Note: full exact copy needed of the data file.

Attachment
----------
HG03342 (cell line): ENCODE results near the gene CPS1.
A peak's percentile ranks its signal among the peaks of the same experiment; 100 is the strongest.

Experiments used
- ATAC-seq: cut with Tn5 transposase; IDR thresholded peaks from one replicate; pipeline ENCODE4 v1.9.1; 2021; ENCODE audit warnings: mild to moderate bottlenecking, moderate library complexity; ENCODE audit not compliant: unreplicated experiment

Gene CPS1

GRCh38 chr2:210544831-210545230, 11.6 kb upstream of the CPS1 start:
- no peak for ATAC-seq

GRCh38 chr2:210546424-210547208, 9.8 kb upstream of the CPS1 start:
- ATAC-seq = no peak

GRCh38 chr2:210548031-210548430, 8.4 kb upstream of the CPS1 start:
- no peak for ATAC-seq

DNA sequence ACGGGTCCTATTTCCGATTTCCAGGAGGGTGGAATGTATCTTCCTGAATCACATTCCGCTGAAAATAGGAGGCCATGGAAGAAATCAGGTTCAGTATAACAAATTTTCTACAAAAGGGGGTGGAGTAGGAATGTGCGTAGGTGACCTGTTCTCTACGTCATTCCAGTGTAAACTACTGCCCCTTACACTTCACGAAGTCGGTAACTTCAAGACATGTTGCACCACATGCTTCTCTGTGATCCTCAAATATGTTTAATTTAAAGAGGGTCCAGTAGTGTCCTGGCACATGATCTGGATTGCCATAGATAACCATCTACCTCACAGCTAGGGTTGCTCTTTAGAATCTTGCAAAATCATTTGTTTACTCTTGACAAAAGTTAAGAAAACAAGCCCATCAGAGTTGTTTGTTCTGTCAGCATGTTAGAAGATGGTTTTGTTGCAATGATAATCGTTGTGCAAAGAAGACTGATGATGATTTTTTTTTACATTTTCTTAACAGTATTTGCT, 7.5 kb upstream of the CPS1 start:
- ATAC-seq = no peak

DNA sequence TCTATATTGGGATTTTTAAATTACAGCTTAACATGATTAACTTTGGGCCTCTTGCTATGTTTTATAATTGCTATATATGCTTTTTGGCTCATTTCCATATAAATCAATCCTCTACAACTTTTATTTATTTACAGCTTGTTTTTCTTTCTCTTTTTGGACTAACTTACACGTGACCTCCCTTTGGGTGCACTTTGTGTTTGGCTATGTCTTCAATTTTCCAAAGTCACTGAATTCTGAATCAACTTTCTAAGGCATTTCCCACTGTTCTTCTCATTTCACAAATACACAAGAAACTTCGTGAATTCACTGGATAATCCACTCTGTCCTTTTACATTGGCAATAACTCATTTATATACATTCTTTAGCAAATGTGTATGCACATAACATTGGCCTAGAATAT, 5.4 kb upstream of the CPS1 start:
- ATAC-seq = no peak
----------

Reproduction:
HG03342 (cell line): ENCODE results near the gene CPS1.
A peak's percentile ranks its signal among the peaks of the same experiment; 100 is the strongest.

Experiments used
- ATAC-seq: cut with Tn5 transposase; IDR thresholded peaks from one replicate; pipeline ENCODE4 v1.9.1; 2021; ENCODE audit warnings: mild to moderate bottlenecking, moderate library complexity; ENCODE audit not compliant: unreplicated experiment

Gene CPS1

GRCh38 chr2:210544831-210545230, 11.6 kb upstream of the CPS1 start:
- no peak for ATAC-seq

GRCh38 chr2:210546424-210547208, 9.8 kb upstream of the CPS1 start:
- ATAC-seq = no peak

GRCh38 chr2:210548031-210548430, 8.4 kb upstream of the CPS1 start:
- no peak for ATAC-seq

DNA sequence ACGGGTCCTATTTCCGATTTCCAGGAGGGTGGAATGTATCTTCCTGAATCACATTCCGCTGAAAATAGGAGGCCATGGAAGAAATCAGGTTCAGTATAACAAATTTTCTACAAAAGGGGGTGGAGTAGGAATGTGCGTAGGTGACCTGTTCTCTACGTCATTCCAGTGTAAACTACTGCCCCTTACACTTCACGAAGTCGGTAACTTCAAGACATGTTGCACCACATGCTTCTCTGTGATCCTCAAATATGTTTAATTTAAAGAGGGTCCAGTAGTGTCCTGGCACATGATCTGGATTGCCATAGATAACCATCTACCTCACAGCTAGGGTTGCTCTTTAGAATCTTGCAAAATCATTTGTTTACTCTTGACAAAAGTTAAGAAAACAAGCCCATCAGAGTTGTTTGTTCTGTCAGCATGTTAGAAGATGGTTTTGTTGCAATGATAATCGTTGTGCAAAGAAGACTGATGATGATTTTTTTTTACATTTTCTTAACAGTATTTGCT, 7.5 kb upstream of the CPS1 start:
- ATAC-seq = no peak

DNA sequence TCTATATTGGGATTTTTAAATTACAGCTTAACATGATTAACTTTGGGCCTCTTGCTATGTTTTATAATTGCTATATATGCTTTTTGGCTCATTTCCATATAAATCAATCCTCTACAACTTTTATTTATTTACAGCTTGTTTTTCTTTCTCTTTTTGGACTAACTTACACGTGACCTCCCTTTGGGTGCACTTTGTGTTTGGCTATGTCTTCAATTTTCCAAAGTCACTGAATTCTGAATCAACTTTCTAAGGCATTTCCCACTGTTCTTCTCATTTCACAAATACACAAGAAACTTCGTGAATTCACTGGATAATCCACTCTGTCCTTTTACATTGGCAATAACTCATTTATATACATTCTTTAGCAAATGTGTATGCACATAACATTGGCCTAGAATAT, 5.4 kb upstream of the CPS1 start:
- ATAC-seq = no peak